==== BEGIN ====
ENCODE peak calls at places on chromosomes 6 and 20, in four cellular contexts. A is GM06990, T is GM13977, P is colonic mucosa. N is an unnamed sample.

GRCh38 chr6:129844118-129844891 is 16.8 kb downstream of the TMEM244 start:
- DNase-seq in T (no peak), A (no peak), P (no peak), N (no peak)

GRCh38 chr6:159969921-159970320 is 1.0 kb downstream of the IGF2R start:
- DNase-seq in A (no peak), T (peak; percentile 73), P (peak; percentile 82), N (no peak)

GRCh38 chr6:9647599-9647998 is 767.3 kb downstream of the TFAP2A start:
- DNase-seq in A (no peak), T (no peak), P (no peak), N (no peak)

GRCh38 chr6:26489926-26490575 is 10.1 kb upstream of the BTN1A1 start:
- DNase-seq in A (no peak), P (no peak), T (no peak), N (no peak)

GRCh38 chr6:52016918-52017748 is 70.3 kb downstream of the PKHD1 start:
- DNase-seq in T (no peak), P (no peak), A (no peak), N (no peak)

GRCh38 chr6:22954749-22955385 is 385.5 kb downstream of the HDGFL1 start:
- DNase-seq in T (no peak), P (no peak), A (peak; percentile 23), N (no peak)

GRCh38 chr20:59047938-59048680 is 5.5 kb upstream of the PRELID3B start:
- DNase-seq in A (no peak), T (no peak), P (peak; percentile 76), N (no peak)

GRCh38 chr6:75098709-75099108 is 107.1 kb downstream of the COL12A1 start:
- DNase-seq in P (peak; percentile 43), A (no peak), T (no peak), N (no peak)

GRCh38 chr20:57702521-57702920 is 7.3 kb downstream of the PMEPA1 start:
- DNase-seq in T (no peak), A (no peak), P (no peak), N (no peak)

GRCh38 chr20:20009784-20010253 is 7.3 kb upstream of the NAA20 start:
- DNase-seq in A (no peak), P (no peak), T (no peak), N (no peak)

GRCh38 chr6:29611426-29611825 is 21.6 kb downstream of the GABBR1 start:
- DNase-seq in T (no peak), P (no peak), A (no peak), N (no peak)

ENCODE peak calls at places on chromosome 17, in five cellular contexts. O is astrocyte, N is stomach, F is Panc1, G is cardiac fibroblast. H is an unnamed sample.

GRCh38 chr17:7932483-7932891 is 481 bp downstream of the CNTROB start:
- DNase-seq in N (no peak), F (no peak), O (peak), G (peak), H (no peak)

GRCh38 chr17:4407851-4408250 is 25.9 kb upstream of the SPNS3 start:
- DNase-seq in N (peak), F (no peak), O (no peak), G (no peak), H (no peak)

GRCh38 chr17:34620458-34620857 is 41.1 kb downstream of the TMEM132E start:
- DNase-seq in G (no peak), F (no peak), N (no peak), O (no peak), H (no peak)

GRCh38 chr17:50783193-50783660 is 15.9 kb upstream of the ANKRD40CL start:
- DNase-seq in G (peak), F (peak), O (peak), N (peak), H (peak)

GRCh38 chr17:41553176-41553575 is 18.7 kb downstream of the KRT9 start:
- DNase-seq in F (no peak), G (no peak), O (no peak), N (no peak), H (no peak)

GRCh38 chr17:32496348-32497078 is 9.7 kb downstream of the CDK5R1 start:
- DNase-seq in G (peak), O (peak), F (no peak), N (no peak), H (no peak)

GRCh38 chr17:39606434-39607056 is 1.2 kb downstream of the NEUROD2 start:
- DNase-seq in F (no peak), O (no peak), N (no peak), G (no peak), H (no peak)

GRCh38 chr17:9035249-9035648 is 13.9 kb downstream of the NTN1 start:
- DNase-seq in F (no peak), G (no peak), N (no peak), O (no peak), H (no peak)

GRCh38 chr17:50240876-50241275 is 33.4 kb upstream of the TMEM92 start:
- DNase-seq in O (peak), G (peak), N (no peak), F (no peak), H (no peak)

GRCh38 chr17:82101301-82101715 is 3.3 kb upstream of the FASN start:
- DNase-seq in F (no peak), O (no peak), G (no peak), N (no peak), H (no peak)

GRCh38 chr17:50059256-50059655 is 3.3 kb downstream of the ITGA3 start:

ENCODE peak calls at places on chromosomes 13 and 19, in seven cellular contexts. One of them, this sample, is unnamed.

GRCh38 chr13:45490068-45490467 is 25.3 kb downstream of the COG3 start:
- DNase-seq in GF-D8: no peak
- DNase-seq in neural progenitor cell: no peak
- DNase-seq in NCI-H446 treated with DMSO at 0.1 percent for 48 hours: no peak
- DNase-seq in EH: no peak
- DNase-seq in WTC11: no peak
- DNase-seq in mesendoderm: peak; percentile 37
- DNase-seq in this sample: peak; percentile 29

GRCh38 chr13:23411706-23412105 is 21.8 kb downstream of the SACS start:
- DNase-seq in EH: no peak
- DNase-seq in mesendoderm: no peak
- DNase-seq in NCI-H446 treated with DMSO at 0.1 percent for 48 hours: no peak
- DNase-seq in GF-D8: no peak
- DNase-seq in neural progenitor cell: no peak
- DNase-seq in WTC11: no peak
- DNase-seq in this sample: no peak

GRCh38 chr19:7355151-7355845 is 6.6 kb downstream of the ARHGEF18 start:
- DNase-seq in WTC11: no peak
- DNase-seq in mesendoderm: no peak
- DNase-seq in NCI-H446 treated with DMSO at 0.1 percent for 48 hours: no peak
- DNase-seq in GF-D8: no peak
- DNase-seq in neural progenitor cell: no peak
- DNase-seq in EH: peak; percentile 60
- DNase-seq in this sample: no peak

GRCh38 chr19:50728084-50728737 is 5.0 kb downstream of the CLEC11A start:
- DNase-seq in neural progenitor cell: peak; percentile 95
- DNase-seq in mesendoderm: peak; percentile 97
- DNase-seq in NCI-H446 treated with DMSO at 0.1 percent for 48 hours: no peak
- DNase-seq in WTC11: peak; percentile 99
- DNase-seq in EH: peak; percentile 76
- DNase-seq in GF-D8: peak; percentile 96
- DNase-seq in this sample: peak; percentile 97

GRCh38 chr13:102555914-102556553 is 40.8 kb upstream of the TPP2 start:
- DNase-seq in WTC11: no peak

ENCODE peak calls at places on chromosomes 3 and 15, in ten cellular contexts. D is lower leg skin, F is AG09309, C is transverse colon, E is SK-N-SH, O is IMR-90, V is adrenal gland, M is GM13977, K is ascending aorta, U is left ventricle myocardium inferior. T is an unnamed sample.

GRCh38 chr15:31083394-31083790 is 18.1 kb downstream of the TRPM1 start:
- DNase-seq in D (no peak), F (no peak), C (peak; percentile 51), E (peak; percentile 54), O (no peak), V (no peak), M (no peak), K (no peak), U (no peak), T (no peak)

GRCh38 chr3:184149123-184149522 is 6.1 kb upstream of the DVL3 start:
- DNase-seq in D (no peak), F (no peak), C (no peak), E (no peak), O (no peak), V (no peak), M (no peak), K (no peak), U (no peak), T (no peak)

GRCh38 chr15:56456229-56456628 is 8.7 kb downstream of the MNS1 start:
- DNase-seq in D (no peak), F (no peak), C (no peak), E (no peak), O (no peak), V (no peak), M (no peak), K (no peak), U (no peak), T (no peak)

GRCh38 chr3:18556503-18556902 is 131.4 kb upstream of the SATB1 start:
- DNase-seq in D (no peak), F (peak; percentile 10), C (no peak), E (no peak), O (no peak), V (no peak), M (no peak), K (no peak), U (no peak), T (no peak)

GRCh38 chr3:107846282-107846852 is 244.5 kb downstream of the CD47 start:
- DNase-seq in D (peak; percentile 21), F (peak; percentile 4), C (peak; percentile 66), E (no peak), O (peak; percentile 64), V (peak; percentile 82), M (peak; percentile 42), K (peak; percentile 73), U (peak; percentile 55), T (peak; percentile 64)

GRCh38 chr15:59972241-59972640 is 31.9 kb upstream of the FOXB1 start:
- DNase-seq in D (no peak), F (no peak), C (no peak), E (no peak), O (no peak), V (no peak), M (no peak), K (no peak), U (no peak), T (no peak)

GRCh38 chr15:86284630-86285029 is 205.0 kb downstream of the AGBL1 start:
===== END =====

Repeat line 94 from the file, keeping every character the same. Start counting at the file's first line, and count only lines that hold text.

GRCh38 chr15:86284630-86285029 is 205.0 kb downstream of the AGBL1 start: